Law Review: Coverage for the unexpected: Uninsured, underinsured motorist insurance |

Law Review: Coverage for the unexpected: Uninsured, underinsured motorist insurance


The collective gasp of the readership is deafening. But fear not. Venerable Law Review columnist Jim Porter is neither dead, nor has he lost his mind – though the latter has been the subject of contentious debate for years. No. Jim is merely off on an adventure and asked that I cover in his stead. So, cover I humbly shall with some commentary on coverage.


With summer travel nearing its peak, the regrettable possibility of traffic accidents is ever present. Though there is often little you can do to avoid collision with a negligent driver, you can control the potential insurance proceeds available to you if you are injured in an auto accident by an uninsured or underinsured driver. The key is understanding, and possibly increasing, your uninsured/underinsured motorist (“UM/UIM”) insurance coverage.

UM/UIM coverage is an insurance policy or policy endorsement that provides an injured driver (or passenger) with additional insurance coverage in the event the injuries or damages caused by the at-fault driver monetarily exceed that driver’s auto insurance liability limits (i.e. underinsured motorist) or are not covered because the other driver is uninsured (i.e. uninsured motorist).


If you own a motor vehicle in California or Nevada it is likely you have UM/UIM coverage, because it is mandatory for auto insurers in both states to provide such coverage, unless you opt out in writing. But the UM/UIM coverage offered need only equal the limits of the liability insurance purchased, which in California can be as low as $15,000 for bodily injury to or death of one person in any one accident and $30,000 for bodily injury to or death of two or more persons in any one accident; in Nevada the minimums are $25,000 and $50,000, respectively.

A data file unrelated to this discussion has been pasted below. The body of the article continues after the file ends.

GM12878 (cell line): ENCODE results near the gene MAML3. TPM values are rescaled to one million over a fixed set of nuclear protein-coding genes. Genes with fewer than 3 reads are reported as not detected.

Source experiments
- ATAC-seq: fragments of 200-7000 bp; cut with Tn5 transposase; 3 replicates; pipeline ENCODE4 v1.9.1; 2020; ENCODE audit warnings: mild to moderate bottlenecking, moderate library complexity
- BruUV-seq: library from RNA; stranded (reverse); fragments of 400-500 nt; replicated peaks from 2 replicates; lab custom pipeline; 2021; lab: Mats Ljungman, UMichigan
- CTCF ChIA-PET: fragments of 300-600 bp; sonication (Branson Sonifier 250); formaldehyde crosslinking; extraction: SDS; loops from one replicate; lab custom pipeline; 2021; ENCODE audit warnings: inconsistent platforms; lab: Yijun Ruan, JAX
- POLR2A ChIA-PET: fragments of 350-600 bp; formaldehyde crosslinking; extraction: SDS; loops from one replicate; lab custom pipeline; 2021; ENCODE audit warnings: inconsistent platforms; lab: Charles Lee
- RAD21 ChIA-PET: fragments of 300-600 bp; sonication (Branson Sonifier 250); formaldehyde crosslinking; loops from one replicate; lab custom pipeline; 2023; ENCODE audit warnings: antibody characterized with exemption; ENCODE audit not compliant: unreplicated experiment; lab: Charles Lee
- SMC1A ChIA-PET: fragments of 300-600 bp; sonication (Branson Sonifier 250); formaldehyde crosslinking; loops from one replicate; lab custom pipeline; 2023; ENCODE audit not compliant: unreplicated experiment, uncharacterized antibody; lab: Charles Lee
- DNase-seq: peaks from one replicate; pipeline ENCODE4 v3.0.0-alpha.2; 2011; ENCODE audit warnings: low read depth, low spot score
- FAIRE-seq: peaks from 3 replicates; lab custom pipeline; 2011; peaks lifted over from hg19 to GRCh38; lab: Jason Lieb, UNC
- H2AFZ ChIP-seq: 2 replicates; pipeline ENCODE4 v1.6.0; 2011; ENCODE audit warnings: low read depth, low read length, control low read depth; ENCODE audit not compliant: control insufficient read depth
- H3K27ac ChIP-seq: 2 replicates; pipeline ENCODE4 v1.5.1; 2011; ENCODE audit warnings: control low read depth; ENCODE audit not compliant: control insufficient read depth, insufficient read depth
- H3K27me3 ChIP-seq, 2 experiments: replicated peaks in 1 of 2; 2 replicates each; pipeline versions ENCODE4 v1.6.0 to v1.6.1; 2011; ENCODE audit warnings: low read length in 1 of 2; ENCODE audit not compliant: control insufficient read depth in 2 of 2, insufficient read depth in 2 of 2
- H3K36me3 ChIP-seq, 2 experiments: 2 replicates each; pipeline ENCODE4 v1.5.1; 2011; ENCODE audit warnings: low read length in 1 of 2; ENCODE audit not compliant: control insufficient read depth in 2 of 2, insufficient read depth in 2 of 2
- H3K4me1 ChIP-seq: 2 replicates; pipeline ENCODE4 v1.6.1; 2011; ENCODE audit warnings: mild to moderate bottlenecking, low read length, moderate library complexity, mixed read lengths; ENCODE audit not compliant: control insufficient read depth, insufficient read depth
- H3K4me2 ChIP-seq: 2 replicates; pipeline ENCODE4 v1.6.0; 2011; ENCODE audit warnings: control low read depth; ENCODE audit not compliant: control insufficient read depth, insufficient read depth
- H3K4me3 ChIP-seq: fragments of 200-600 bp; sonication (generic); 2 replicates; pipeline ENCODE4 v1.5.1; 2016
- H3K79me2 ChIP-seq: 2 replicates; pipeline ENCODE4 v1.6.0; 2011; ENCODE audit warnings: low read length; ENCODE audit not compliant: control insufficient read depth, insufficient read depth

Though not insignificant, minimum insurance often leaves victims of auto accidents sorely undercompensated for injuries and damages suffered, which can include past and future medical bills, lost income, and general pain and suffering. By way of example, if a person is injured by a negligent driver who carries California’s minimum $15,000 per person liability insurance and the injured person only has $15,000 in UM/UIM coverage, the total insurance proceeds available to the injured person may be limited to the $15,000 from the at-fault driver. This is because California’s UM/UIM laws prohibit an injured person from claiming their UM/UIM coverage unless the amount is greater than the liability insurance amount carried by the at-fault driver. Nevada is more forgiving and permits recovery of UM/UIM benefits even where the policy amount is equal to or less than the at-fault driver’s liability policy amount.


With most drivers carrying only minimum liability insurance, you can hedge against the risk of being injured by an uninsured or underinsured driver by increasing the policy amount of your UM/UIM coverage. Check your auto insurance policy’s “declarations” page to determine the amount of your UM/UIM coverage and, if it seems insufficient, speak with your insurance agent about purchasing more coverage.

There are few things more unpredictable or frightening than an auto accident, but with UM/UIM coverage you can provide a degree certainty and protection in the event of the unexpected. Check your policy, cover yourself and be safe on the roads out there.

Ravn R. Whitington is a partner at Porter Simon licensed in California and Nevada. Ravn is a member of the firm’s Trial Practice Group where he focuses on all aspects of civil litigation. He has a diverse background in trial practice ranging from complex business disputes to personal injury to construction law, and all matters in between. He may be reached at or

Ravn R. Whitington

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